Pam is going to give a presentation in a conference and she comes to Ivy Training Center to seek help. Since everybody is occupied, Ivy ends up assisting Pam. The Ivy Training Center almost went out of business several months ago–business was slow to a crawl due to pandemic but the rent had to be paid, albeit in a lowered amount, after all the negotiations with the plaza owner.
However, business is picking up right now, much to the surprise of the owner Ivy and her husband Tom Psai. It turns out that other similar businesses all went under and Ivy Training Center is the only place people can go for help now.
Ivy did everything to help Pam, including all the comments for the slides she’s going to show. And she even managed to find a joke for Pam to put in one of the slides to lighten up the mood.
“I am so nervous. I don’t think I can go. People just don’t like me. They don’t like my accent. I have an accent. An Asian accent. Can I fake an illness?” Pam asks in the end.
“Nonsense. Of course you are going. Don’t worry.” Ivy tries to cheer Pam up.
“No, I can’t. I have some stage fright and I hate my accent. I won’t be able to go on the stage at all. I don’t think so.”
“Albert Einstein has an accent, but everybody loves him. You know he used to live in Princeton not far away from here.” Ivy racks her mind to find something positive to say.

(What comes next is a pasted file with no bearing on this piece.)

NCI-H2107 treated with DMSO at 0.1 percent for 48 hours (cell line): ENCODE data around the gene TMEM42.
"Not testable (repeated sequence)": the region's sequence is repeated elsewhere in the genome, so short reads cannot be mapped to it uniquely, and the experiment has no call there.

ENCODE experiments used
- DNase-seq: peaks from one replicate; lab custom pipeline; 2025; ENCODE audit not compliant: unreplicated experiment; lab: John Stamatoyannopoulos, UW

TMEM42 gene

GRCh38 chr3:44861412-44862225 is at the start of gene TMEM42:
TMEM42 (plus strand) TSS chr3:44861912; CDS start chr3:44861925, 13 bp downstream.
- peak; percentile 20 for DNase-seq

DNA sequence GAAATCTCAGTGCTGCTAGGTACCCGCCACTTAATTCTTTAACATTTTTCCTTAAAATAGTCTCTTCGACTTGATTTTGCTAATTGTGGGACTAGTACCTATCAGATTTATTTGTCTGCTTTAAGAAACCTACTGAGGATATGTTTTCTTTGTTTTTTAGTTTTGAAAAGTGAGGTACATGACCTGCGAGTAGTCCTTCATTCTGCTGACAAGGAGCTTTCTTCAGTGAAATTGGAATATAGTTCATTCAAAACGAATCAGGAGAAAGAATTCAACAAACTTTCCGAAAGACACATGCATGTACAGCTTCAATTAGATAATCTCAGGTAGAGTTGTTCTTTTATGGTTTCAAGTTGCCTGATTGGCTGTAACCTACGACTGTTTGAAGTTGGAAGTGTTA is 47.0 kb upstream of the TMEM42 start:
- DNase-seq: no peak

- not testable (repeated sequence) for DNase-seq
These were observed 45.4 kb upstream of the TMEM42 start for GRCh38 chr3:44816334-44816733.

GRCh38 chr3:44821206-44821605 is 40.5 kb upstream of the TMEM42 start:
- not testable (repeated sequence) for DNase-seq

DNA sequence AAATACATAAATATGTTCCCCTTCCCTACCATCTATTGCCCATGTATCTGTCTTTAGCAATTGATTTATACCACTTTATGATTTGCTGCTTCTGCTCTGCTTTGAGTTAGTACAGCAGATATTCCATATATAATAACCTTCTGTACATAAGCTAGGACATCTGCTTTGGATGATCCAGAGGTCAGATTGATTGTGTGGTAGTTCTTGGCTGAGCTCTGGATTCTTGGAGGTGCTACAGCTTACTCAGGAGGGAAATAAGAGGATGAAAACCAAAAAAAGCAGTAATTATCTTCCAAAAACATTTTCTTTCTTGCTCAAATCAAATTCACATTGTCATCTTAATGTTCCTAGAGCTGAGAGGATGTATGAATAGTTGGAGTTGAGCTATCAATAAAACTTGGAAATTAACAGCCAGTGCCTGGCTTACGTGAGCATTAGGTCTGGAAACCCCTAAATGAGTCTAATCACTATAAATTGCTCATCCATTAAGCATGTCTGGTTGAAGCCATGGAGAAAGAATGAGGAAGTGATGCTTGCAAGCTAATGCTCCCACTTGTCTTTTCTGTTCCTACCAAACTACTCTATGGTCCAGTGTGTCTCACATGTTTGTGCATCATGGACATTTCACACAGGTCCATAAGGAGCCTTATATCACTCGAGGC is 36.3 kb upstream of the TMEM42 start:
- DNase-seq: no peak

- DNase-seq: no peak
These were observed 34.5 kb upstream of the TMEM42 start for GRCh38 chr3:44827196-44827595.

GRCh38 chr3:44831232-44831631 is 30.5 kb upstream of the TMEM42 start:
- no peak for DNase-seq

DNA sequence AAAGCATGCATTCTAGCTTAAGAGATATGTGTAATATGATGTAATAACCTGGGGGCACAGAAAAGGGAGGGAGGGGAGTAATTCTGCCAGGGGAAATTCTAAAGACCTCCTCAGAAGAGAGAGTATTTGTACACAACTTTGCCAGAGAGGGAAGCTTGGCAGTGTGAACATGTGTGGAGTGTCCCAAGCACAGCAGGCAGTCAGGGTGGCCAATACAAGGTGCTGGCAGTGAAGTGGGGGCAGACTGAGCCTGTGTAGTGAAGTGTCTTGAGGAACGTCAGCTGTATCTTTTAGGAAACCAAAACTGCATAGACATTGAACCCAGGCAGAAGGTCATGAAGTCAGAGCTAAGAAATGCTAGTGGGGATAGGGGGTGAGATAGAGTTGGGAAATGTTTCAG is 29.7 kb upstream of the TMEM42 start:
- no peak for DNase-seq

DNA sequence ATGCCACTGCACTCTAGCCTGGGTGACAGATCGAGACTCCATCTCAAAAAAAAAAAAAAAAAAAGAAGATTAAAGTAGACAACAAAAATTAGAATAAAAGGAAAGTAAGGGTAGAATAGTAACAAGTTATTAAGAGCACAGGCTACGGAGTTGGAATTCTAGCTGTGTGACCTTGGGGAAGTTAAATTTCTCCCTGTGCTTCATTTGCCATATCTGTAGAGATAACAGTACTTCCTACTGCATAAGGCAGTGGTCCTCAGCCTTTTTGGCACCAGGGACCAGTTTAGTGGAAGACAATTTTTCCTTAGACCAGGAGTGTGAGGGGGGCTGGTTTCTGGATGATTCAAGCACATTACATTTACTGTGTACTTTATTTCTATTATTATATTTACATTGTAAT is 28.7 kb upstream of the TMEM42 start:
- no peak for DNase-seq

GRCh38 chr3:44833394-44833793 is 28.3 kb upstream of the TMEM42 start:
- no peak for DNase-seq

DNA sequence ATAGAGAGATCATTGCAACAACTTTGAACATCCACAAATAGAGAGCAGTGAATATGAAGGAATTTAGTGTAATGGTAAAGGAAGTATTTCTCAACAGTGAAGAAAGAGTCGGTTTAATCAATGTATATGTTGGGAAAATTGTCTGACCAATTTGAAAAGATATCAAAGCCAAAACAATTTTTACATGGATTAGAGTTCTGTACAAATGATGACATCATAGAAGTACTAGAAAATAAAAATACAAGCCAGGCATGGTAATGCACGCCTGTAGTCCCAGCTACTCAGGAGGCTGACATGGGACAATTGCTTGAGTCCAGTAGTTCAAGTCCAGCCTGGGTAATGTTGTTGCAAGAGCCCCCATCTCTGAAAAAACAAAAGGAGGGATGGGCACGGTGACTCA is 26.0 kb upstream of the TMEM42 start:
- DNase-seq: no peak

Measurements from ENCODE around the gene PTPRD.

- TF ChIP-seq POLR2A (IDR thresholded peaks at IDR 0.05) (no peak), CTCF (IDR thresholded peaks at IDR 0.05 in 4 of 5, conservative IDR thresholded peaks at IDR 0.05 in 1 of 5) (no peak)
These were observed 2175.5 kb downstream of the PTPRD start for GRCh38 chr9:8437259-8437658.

“Come on, Ivy. Albert Einstein has an European accent. People love European accent, like those tennis stars and supermodels. In the hierarchy of accent, European accent is at the top while my Asian accent is at the bottom.”
“Don’t think this way. You are just going to upset yourself more by thinking this way. Try to imagine people love you and you love people.”
Despite Ivy’s efforts, Pam refuses to be comforted. Ivy almost runs out of ideas before she suddenly comes up with something.
“You know, Ronny Chieng has an accent. He’s from Malaysia. He’s a popular comedian right now.” Ivy says.
“So? How will that help me?” Pam says in despair.
“How about this–Russell Peters has a comedy clip called ‘accent’ and it might cheer you up.” Ivy says and find the YouTube clip on her cell phone for Pam.
They listen to it together and Pam finally burst out laughing, “Hahaha. Russell Peters is my favorite. Everybody has an accent. That’s my line. I am going to put it on my first slide.”